Ronald Reagan was born into a different world. It was an age when imperial European powers held sway over much of the globe, and the United States had just begun to make its presence felt in international affairs. By the time he became president, Reagan’s critics on the Left would not only take aim at his physical age, but also assert that he was an intellectual lightweight—what ideas he had were relics of a bygone era. Meanwhile, those on the Right would worry about his commitment to countering the Soviet Union and his belief in the possibilities of personal diplomacy, which bedeviled so many presidents before him.
By the time he left office, Reagan proved both sets of fears were misplaced. In the twenty-two years since, even those who once believed he was on the wrong side of history have come to discover something more enduring (and even agreeable) in the policies of the lifeguard from Dixon. But did they, his onetime foes and sometime adherents, learn the right lessons from his presidential legacy?
Certainly, Reagan believed in the promise of human liberty. He sought to unleash it at home by removing the strictures of the state, while he trumpeted it abroad. He and his senior administration officials lectured their Soviet counterparts at almost every encounter. Reagan extolled the virtues of freedom and denounced the shortcomings, contradictions, and human-rights abuses of communist governments.
But Reagan went a step further. He wanted to provide aid to support democratic movements around the world to rollback the communist tide. Charles Krauthammer was to coin this “The Reagan Doctrine.” Speaking to the British Parliament in 1982, Reagan urged:
We must take actions to assist the campaign for democracy… The objective I propose is quite simple to state: to foster the instruments of democracy, the system of a free press, unions, political parties, universities, which allows a people to choose their own way to develop their own culture, to reconcile their own differences through peaceful means.
He populated his administration with those who thought similarly: the neoconservatives. Among the most prominent in their number were Jeane Kirkpatrick and Elliott Abrams. If the problems abroad that vex the United States, that threaten its safety, are born from the lack of freedom, then it is the United States that has the power and prestige, the wealth and generosity to fan that freedom. It was a sunny Wilsonian argument. The spread of freedom, at least in the liberal-democratic tradition, would make the world safer and, in doing so, make the United States safer in it.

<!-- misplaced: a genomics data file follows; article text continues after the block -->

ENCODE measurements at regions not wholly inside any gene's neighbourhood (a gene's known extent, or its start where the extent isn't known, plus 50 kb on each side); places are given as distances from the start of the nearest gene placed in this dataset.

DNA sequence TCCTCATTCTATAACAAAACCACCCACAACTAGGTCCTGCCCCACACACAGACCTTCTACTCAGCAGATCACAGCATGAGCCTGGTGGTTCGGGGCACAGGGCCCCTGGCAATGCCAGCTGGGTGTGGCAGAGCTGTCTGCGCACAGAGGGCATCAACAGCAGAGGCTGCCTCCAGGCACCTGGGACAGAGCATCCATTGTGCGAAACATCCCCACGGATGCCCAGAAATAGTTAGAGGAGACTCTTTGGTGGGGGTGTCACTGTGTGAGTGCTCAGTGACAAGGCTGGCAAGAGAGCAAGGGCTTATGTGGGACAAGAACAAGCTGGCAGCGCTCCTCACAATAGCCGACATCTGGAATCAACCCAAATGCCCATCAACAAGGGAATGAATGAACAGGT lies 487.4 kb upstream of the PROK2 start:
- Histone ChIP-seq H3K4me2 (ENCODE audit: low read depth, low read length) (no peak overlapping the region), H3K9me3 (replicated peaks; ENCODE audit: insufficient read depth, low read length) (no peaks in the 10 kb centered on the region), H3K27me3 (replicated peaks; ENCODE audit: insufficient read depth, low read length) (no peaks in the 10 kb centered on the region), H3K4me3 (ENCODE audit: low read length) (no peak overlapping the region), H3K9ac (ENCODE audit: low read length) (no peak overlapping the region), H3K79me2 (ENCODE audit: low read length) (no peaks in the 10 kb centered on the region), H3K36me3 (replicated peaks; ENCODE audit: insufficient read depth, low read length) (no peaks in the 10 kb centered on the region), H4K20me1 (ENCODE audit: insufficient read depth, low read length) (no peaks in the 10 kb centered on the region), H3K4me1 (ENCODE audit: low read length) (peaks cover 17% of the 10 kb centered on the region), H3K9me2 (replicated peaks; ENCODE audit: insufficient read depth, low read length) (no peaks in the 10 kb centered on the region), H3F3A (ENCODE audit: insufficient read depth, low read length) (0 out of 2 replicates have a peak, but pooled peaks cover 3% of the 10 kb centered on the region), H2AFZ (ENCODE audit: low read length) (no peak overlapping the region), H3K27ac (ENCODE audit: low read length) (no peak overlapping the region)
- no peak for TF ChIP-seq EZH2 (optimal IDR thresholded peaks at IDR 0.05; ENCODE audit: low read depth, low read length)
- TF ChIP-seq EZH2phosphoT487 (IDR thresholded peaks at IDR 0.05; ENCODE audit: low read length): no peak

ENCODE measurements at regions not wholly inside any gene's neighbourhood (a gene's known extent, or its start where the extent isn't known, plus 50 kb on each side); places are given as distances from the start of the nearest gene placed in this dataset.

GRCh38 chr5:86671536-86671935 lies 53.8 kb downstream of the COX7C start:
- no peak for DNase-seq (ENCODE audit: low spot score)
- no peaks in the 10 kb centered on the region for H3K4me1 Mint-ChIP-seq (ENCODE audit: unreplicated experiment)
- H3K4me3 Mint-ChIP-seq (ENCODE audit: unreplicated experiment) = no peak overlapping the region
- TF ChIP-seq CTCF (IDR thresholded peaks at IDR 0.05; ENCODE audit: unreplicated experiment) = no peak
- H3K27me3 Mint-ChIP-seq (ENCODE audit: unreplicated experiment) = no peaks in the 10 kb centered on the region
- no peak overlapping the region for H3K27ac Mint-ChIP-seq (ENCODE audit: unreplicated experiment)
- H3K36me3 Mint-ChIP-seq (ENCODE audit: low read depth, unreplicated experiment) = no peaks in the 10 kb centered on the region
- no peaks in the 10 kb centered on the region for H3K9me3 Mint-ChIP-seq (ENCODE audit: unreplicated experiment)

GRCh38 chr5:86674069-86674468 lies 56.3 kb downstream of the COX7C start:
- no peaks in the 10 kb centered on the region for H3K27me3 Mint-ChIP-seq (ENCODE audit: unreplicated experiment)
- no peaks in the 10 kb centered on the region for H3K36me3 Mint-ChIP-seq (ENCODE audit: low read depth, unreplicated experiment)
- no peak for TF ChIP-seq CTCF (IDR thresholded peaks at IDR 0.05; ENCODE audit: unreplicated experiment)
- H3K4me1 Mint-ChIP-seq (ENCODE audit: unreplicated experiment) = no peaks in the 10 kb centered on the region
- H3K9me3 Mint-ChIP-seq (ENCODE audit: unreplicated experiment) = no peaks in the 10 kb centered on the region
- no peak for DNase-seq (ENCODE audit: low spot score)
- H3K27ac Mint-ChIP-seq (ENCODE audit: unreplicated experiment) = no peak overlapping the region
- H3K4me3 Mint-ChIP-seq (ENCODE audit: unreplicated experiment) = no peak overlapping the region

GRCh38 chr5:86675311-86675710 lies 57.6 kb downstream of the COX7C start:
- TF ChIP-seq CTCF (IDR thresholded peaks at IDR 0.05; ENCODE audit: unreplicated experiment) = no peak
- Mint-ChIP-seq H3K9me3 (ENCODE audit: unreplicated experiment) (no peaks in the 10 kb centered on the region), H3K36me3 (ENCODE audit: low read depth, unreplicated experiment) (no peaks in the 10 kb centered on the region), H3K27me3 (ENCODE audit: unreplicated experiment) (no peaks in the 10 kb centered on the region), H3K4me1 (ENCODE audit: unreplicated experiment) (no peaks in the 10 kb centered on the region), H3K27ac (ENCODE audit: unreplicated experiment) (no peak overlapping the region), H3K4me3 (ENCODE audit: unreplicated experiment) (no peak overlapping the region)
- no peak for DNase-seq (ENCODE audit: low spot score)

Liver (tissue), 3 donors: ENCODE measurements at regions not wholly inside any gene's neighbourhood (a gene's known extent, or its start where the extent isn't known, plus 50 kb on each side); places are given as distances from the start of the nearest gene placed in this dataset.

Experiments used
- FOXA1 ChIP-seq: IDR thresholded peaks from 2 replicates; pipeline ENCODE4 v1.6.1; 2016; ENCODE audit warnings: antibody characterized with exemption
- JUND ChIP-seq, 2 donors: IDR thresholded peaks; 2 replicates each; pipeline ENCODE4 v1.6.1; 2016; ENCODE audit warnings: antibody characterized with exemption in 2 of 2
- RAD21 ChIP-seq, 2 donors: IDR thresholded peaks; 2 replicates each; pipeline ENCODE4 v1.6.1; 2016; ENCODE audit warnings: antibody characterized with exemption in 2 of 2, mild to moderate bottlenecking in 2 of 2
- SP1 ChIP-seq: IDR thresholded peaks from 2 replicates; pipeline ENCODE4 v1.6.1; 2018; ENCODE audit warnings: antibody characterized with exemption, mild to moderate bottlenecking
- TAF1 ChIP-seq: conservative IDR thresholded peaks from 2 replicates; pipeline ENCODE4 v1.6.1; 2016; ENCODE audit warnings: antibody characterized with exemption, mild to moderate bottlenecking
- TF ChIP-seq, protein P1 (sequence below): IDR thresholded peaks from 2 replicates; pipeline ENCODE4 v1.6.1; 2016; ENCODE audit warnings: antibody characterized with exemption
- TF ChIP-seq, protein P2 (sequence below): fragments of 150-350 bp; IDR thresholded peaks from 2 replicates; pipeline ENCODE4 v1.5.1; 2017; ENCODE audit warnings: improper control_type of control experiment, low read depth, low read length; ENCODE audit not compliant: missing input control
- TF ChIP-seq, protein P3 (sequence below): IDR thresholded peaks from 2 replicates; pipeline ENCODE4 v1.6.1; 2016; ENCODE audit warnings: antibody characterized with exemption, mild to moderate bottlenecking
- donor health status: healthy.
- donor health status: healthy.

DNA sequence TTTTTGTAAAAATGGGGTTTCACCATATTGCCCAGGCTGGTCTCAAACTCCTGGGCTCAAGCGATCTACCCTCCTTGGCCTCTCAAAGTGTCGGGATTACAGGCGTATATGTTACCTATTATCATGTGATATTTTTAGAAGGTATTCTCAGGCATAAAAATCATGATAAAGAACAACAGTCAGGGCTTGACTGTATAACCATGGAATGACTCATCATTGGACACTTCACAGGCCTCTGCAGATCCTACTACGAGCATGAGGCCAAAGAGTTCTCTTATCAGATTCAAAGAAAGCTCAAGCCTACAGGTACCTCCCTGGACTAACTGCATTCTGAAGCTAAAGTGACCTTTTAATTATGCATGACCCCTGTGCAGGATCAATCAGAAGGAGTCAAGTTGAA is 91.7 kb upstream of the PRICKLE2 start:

On the other hand, Reagan fully appreciated the reality of power. He instinctively understood that any expansionist state with the potential to dominate global markets and resources was a danger to America. If left unchecked, such a hegemon would come to constrain the U.S. economy and society. A Soviet Union on the march across the globe had to be resisted; American military preparedness would be a big part of the remedy. Reagan’s refrain became “peace through strength.” But his clear-cut conclusion was controversial. In the aftermath of the Vietnam conflict, peaceful coexistence with the Soviet Union, which took a more permissive view of communist expansion in the Third World, had won over many in the American foreign policy establishment.
Reagan would have none of it. Neither would those, the realists, who also saw the balance of power in the world shift dangerously during the 1970s. They knew that the United States had to reverse that trend through strengthened alliances and a restored American military. That is not to say they favored conflict, but the use of force would be an available option. Better still, they understood that military power, even when held in reserve, had utility. As Reagan also said—though often overlooked—in his address to the British Parliament: “Our military strength is a prerequisite to peace, but let it be clear we maintain this strength in the hope it will never be used.” It would be up to Casper Weinberger and Colin Powell to clarify how and when that power would be used. They did not want U.S. forces committed unless the national interests of the United States or its allies were in clear jeopardy. And once the decision to commit U.S. forces had been made, they must be guided by clear objectives and given the freedom to achieve them. Under such guiding principles, the Reagan administration went about the revitalization of American power.
The balance between Reagan’s two precepts—freedom and power—became skewed after the Cold War. During the latter half of the 1990s, the rapid spread of democracy across Eastern Europe and parts of the Third World seemed to validate the ascendancy of the precept centered on freedom. Many came to believe that the movement toward liberal democracy and free markets was irresistible, though the United States might have to provide the occasional nudge—with military force if needed. Hence, the Wilsonian view began to muscle out what came to be considered outdated concerns over power relationships. After all, in a time when it was the dominant power, the United States should surely take aim at the problems of tyranny and poverty and root them out as the means to achieve long-term security. Such intellectual justification was used, in part, by Bill Clinton to involve the United States in the Balkans during the 1990s and by George W. Bush in Iraq after 2003. Certainly today, building democracies, no matter how creaky, seems to be increasingly embedded into the Pentagon’s operating procedures.